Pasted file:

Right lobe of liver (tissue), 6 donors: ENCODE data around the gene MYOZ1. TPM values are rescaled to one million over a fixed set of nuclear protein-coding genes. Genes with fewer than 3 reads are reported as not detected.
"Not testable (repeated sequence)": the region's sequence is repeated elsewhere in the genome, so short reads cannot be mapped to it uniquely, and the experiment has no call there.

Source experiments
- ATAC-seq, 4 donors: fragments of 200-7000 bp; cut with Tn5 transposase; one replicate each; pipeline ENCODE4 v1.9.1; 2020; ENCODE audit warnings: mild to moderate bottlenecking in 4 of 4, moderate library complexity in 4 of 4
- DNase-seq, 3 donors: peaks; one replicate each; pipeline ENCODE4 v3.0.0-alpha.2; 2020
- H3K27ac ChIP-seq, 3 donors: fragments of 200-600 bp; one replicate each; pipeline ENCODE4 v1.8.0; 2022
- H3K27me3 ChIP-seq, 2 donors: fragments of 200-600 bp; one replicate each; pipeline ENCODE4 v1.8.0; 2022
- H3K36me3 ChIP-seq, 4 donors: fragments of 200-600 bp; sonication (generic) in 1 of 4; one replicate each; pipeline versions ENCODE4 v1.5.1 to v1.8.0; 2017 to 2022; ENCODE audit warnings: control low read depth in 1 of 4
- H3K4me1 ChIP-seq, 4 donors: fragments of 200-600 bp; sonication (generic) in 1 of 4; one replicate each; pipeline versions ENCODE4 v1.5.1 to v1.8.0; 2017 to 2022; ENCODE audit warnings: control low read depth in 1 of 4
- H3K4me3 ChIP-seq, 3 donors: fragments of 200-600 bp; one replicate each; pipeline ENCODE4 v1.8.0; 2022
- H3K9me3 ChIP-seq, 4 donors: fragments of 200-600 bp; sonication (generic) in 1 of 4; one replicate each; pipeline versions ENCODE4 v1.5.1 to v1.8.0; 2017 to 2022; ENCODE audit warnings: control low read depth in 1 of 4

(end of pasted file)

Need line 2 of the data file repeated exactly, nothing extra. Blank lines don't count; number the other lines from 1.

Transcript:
"Not testable (repeated sequence)": the region's sequence is repeated elsewhere in the genome, so short reads cannot be mapped to it uniquely, and the experiment has no call there.